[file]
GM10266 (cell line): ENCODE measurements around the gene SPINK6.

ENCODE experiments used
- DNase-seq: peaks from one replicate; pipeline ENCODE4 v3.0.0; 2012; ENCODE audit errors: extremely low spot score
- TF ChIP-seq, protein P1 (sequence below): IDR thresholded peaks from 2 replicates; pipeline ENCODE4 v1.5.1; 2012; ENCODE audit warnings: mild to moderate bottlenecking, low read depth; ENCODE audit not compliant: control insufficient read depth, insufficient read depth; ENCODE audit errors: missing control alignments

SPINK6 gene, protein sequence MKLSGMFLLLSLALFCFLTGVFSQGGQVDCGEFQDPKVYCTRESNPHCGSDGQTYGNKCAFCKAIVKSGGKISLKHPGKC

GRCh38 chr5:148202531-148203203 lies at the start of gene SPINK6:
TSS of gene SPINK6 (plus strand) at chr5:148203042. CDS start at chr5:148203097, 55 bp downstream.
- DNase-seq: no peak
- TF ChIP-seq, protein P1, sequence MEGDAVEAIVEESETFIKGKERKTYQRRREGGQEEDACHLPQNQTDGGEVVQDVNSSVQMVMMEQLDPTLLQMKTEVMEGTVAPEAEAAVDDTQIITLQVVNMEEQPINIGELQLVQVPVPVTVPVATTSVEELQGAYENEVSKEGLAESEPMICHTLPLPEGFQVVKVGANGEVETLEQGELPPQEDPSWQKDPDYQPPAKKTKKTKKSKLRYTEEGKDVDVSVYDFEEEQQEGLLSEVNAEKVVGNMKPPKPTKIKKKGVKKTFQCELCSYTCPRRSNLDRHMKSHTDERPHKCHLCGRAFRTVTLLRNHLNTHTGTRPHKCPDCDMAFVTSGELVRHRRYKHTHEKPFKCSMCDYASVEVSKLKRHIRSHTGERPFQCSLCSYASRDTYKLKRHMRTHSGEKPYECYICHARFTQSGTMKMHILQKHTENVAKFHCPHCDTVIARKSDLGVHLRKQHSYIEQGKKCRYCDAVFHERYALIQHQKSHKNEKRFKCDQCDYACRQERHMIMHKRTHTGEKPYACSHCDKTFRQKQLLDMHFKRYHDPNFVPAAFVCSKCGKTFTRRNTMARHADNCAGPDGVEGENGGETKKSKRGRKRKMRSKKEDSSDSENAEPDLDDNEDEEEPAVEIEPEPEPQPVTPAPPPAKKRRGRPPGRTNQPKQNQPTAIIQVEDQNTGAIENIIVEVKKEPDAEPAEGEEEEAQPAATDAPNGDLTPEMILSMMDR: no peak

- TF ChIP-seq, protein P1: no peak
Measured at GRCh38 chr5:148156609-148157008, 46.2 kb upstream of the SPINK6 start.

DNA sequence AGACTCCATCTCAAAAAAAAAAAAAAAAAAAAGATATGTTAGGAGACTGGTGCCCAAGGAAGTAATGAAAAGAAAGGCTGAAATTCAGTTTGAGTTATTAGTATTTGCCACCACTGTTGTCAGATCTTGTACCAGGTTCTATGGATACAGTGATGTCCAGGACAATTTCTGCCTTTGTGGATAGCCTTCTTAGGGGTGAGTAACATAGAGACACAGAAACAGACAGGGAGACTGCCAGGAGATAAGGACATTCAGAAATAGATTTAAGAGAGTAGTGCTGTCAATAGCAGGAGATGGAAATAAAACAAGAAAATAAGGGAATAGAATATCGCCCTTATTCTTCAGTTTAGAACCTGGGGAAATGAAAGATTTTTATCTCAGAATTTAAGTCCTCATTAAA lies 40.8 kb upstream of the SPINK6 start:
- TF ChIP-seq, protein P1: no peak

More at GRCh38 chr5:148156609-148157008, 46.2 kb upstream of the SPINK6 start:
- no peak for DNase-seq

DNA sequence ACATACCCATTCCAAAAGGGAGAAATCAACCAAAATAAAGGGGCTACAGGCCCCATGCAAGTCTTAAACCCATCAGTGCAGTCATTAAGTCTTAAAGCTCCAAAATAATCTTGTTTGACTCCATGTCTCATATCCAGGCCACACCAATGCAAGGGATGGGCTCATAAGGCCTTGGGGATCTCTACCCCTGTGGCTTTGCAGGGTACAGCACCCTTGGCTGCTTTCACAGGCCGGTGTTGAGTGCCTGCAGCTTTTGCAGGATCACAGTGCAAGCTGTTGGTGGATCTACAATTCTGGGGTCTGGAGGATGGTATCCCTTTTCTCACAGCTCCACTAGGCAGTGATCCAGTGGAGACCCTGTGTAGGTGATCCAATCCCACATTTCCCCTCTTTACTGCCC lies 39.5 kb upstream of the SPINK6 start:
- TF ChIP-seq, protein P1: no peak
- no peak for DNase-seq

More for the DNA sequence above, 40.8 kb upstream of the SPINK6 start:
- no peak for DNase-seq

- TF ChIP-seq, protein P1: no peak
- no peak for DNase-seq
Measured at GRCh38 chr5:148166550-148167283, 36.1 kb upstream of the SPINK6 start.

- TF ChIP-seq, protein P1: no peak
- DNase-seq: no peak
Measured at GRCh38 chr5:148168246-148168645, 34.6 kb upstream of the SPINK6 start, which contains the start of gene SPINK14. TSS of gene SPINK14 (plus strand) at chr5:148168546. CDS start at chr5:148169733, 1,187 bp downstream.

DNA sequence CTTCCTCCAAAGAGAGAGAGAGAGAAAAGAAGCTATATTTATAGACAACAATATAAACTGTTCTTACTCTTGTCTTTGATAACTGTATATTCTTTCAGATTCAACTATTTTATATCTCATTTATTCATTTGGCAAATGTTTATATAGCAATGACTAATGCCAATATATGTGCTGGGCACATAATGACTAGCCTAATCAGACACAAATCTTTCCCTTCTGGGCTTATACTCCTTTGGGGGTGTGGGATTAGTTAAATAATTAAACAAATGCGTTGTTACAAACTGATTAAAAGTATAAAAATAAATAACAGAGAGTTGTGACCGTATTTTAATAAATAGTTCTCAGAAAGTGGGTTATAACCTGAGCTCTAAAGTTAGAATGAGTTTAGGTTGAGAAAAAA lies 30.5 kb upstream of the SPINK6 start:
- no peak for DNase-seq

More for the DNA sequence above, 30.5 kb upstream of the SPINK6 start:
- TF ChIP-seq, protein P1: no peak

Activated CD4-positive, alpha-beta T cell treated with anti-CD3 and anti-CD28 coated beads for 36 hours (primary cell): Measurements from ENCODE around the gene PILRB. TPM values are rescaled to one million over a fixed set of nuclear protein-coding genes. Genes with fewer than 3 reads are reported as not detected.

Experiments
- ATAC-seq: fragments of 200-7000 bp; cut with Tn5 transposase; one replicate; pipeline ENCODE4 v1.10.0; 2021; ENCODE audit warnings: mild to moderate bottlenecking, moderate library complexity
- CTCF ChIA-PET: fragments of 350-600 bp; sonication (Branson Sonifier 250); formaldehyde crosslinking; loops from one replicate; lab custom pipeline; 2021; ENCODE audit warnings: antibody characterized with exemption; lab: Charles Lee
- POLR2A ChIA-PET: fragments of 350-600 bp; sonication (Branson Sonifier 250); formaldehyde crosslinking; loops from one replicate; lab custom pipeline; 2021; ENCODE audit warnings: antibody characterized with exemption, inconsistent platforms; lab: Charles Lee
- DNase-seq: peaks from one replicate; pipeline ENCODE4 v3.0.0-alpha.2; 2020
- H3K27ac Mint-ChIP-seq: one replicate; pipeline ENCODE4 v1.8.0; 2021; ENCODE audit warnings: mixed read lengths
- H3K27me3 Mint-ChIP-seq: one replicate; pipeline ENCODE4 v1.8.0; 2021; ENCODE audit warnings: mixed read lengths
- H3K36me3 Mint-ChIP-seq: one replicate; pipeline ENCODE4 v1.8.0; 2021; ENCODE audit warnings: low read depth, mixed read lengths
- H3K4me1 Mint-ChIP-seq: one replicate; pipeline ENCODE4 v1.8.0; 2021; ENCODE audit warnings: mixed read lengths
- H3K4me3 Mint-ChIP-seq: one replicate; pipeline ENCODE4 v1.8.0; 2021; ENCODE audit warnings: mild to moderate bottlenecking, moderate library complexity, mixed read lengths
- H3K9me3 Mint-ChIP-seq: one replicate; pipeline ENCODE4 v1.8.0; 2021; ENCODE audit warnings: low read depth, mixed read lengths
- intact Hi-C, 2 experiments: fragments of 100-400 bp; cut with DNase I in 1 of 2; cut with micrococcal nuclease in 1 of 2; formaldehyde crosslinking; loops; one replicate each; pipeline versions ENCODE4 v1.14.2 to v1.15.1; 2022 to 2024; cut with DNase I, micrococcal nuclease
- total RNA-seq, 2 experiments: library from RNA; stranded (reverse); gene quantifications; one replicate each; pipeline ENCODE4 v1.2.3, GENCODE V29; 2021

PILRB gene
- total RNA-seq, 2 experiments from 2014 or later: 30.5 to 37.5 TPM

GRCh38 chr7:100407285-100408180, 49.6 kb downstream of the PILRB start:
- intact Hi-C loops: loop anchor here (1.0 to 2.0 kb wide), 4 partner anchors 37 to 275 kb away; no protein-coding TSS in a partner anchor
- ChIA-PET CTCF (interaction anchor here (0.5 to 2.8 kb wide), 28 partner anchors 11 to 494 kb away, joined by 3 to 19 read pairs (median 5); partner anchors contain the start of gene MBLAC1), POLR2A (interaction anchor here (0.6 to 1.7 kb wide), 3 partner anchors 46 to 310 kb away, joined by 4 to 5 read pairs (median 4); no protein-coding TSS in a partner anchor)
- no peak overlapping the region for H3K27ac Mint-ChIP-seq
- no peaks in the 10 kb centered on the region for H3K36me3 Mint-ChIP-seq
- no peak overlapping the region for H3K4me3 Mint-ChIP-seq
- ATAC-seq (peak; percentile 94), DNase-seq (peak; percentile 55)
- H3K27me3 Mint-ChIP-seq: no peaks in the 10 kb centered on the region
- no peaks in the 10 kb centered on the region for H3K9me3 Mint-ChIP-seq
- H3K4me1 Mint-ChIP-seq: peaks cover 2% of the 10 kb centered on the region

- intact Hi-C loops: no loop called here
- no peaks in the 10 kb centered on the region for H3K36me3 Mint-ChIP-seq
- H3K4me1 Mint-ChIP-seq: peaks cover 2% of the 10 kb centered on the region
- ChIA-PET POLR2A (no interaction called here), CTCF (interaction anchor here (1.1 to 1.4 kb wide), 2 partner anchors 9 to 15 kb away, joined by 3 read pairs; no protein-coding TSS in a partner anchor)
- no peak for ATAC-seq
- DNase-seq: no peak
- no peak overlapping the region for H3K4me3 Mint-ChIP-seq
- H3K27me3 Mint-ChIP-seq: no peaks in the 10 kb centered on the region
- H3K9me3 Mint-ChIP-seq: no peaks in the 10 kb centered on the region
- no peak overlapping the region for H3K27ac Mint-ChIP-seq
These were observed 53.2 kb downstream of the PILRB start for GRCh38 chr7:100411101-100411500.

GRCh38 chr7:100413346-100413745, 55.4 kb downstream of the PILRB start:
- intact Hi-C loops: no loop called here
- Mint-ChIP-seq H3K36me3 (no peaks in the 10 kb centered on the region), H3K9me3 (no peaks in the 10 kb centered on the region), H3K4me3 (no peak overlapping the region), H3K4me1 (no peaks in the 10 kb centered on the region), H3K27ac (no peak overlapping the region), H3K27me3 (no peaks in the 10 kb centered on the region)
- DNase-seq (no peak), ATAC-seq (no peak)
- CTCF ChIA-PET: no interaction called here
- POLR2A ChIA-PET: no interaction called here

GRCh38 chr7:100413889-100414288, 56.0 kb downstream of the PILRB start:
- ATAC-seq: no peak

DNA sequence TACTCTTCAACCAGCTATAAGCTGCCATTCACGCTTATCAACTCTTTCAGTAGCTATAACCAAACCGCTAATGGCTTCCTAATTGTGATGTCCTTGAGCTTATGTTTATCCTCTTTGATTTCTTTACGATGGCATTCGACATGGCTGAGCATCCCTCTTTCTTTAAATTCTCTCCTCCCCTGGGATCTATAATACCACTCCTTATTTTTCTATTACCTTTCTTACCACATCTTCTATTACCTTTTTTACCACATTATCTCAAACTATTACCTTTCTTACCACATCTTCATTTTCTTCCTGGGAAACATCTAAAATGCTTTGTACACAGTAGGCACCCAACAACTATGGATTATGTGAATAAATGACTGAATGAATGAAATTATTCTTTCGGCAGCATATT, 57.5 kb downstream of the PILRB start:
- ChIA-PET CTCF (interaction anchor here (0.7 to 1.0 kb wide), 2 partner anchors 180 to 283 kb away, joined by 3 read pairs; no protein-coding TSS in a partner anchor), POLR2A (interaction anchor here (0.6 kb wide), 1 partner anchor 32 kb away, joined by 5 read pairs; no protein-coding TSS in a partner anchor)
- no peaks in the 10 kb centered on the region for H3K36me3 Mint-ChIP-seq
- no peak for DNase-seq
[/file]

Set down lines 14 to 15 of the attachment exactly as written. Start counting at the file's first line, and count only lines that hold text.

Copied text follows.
More at GRCh38 chr5:148156609-148157008, 46.2 kb upstream of the SPINK6 start:
- no peak for DNase-seq